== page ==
Douglas Adams’ Hitchhiker’s Guide to the Galaxy is a great example of comedic social commentary; it is very easy to read for humor, but it offers deeper social commentary, should the reader desire it. Originally created as a radio story, the first installation was compiled and printed in 1979 as a novel. Adams’ story follows the adventure of Arthur Dent an exceedingly average Englishman, and his friend and Ford Prefect, (revealed to be a stranded alien just prior to the destruction of Earth) who escape the ruin of Earth by hitching a ride on the spaceships that blew it up. Arthur and Ford proceed to take a seemingly random ride through space, meeting the president of the galaxy, finding out the meaning of everything, and running into Arthur’s ex-girlfriend. In the course of their adventure, Arthur learns to appreciate the wonderful disconnection of a universe driven primarily by greed and personal advancement, often portrayed through caricatures of human personalities.
While many authors would shy away from such obviously extreme plot devices, Adams layers them in as heavily as possible. In a stark exclamation of style, he produces irreverent humor from the utter improbability and chaos he creates. Similarly, not many authors could pull off something as bold as blowing up the Earth in the introductory chapters and still make it both hilarious and agreeable to the reader. Adams’ direct, almost deadpan comedy highlights his message about the general silliness of society, even intergalactic ones. He couches his commentary comfortably in metaphors that point out the hilarity of disproportion humanity faces, such as “‘Space,’ it says, ‘is big. Really big. You just won’t believe how vastly hugely mind-bogglingly big it is. I mean you may think it’s a long way down the road to the chemist, but that’s just peanuts to space’”. In every aspect of this work Adams strives to invoke biting satire about the human condition, the enormity of the galaxy (both in terms of size and seriousness) outside of mankind, and, especially, politics.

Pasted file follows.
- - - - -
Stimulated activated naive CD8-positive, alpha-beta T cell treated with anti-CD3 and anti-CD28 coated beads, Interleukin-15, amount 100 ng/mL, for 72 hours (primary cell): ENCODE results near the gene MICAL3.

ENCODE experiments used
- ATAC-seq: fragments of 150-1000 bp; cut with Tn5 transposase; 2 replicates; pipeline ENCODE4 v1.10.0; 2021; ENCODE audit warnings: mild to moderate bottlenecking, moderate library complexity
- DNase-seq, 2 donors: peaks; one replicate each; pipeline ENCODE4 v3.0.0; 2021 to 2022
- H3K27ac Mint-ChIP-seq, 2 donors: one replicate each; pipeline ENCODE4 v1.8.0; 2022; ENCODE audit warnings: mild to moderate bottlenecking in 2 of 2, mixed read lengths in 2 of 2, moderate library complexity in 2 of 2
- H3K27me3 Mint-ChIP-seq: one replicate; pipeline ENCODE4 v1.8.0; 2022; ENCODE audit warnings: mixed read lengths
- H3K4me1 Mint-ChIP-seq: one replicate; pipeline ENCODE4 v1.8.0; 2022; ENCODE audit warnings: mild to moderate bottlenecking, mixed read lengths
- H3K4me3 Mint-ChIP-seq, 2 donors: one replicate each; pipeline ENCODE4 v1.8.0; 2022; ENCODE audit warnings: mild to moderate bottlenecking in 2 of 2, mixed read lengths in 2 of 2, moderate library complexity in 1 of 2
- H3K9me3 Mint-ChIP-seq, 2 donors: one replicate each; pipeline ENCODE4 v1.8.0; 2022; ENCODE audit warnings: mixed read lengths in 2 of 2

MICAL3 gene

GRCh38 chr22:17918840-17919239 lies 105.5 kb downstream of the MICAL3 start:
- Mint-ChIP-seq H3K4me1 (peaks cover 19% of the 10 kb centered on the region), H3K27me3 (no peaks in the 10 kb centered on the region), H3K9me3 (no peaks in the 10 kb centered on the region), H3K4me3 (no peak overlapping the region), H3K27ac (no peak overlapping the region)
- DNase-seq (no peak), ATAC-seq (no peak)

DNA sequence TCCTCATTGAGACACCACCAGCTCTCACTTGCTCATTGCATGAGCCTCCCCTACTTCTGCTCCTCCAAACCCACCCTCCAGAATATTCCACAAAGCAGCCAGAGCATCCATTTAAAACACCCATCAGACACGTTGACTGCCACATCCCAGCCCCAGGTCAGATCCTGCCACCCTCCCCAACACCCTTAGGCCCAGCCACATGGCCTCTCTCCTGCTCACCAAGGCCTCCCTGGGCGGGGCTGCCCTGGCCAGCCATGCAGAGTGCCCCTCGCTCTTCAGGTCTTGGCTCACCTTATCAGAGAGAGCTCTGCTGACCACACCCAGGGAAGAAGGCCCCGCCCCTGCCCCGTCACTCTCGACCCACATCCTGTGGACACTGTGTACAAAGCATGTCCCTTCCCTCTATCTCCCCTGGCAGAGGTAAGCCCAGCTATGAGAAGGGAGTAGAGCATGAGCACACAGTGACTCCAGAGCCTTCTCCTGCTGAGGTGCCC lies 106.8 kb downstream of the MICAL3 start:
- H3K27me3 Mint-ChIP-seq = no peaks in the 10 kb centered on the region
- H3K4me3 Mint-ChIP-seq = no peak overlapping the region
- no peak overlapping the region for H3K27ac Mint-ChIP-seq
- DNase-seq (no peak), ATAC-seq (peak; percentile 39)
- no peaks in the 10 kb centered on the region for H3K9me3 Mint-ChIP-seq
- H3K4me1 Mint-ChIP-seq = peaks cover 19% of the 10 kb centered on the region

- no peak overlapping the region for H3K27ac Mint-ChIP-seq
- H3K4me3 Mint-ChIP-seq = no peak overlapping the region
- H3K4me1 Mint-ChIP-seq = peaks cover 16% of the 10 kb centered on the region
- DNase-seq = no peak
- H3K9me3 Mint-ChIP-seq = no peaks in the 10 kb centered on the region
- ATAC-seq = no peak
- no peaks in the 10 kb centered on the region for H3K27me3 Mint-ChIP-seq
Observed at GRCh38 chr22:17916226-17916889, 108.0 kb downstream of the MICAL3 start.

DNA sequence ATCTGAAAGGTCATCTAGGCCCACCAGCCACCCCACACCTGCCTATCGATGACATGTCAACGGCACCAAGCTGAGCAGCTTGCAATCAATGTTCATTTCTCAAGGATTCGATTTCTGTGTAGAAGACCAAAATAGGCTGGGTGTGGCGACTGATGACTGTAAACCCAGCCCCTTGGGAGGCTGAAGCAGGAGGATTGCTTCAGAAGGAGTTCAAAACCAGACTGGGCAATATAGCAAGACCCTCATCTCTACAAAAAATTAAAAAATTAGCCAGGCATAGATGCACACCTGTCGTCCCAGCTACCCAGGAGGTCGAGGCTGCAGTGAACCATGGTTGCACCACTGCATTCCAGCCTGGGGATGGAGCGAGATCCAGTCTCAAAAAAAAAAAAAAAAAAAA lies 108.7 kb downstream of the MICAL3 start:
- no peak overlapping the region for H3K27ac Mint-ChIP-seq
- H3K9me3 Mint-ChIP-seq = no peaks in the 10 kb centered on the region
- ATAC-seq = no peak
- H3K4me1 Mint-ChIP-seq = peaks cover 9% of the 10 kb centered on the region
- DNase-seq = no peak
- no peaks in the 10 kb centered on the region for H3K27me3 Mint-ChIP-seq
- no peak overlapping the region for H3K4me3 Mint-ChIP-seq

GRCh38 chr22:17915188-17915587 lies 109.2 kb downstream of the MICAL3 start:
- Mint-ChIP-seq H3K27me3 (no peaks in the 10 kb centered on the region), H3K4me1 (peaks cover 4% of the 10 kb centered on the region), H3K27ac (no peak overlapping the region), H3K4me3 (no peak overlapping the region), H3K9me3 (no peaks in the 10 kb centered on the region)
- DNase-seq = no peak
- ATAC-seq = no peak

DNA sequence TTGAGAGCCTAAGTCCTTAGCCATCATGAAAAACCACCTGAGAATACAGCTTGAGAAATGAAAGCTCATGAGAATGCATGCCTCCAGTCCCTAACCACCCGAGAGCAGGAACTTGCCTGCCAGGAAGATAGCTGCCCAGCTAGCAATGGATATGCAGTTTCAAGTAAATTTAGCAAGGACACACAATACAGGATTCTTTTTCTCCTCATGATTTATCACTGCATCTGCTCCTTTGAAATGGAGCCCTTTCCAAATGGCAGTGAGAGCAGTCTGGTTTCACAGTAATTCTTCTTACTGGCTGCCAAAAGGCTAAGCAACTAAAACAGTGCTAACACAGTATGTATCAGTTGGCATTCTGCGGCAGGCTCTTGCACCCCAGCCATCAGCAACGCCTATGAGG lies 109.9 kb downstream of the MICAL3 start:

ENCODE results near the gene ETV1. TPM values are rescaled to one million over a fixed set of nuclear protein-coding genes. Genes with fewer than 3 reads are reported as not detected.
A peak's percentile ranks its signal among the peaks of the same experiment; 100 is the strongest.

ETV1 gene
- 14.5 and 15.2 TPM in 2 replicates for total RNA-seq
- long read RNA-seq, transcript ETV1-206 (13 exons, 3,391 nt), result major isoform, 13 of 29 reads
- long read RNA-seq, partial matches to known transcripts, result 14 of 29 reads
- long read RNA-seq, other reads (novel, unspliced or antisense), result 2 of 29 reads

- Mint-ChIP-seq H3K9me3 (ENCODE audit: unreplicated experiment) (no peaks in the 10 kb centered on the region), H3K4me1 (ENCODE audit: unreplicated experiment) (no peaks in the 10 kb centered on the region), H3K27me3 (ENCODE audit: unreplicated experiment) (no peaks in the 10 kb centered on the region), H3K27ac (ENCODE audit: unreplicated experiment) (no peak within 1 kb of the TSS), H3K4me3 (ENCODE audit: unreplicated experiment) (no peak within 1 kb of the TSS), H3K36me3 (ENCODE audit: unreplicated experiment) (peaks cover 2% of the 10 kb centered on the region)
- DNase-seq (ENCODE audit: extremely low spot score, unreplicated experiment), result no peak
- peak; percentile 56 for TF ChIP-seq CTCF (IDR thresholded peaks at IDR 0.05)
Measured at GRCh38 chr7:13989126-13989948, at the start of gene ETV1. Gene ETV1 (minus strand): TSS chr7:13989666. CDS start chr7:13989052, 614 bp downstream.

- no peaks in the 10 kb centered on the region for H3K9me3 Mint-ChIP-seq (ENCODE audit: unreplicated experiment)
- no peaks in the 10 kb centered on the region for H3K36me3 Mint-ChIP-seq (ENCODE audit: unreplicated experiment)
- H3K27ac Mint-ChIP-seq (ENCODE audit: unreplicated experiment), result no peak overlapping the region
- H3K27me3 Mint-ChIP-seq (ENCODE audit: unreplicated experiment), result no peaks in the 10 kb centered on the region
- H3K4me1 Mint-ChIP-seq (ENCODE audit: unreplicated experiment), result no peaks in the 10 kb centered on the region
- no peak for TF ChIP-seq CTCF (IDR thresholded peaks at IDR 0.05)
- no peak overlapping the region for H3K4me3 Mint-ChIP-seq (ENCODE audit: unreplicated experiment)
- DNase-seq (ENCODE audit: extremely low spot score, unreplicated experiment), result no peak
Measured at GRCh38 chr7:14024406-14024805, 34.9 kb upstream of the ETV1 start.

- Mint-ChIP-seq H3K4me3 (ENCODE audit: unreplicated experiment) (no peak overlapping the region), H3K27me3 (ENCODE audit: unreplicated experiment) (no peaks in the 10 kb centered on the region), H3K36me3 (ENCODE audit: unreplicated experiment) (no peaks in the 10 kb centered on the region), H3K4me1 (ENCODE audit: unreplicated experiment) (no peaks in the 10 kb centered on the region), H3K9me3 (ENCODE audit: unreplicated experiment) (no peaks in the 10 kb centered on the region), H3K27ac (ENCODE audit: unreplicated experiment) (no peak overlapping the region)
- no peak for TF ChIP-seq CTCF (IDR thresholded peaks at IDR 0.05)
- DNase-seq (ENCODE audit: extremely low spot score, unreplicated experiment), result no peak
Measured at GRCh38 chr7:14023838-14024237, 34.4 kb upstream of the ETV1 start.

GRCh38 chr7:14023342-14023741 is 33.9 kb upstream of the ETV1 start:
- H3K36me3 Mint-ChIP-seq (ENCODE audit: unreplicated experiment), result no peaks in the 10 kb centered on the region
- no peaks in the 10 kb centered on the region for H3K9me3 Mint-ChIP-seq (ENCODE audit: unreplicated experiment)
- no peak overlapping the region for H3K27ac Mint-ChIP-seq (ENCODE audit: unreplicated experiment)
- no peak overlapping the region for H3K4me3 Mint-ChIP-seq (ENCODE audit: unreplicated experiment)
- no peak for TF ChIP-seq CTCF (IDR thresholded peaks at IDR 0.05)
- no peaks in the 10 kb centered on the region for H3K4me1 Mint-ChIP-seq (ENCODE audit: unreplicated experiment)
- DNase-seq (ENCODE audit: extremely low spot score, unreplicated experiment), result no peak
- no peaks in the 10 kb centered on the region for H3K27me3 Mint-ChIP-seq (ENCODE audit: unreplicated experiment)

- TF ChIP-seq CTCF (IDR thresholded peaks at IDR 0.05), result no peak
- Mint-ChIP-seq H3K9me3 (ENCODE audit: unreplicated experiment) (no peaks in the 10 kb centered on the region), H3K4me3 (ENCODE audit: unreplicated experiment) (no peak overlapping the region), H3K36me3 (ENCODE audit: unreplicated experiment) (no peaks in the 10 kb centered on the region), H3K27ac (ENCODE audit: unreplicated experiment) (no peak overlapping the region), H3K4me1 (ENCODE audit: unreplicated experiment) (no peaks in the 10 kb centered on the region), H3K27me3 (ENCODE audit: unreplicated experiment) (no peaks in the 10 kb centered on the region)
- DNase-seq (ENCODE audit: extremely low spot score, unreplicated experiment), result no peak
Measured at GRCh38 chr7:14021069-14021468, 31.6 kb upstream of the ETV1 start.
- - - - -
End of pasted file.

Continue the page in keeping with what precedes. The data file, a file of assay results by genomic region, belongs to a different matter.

Several supporting characters, such as Zaphod Beeblebrox, the incompetent (and valued for being so) celebrity president of the galaxy, and Marvin the depressed existential android contribute to the cast, creating a mélange of character development and criticism. On the surface this novel appears to be nothing more than a slightly nonsensical comedy, but if read carefully, Adams’ wit evolves into something broader. This work is slightly older, but the themes are just as fitting today as they ever have been. Hitchhiker’s Guide to the Galaxy should be read at least twice, once for the inherent beauty of Adams’ comedy, and again for his subtle and scathing opinions on the contrivances of “modern” life once the reader is in on the joke.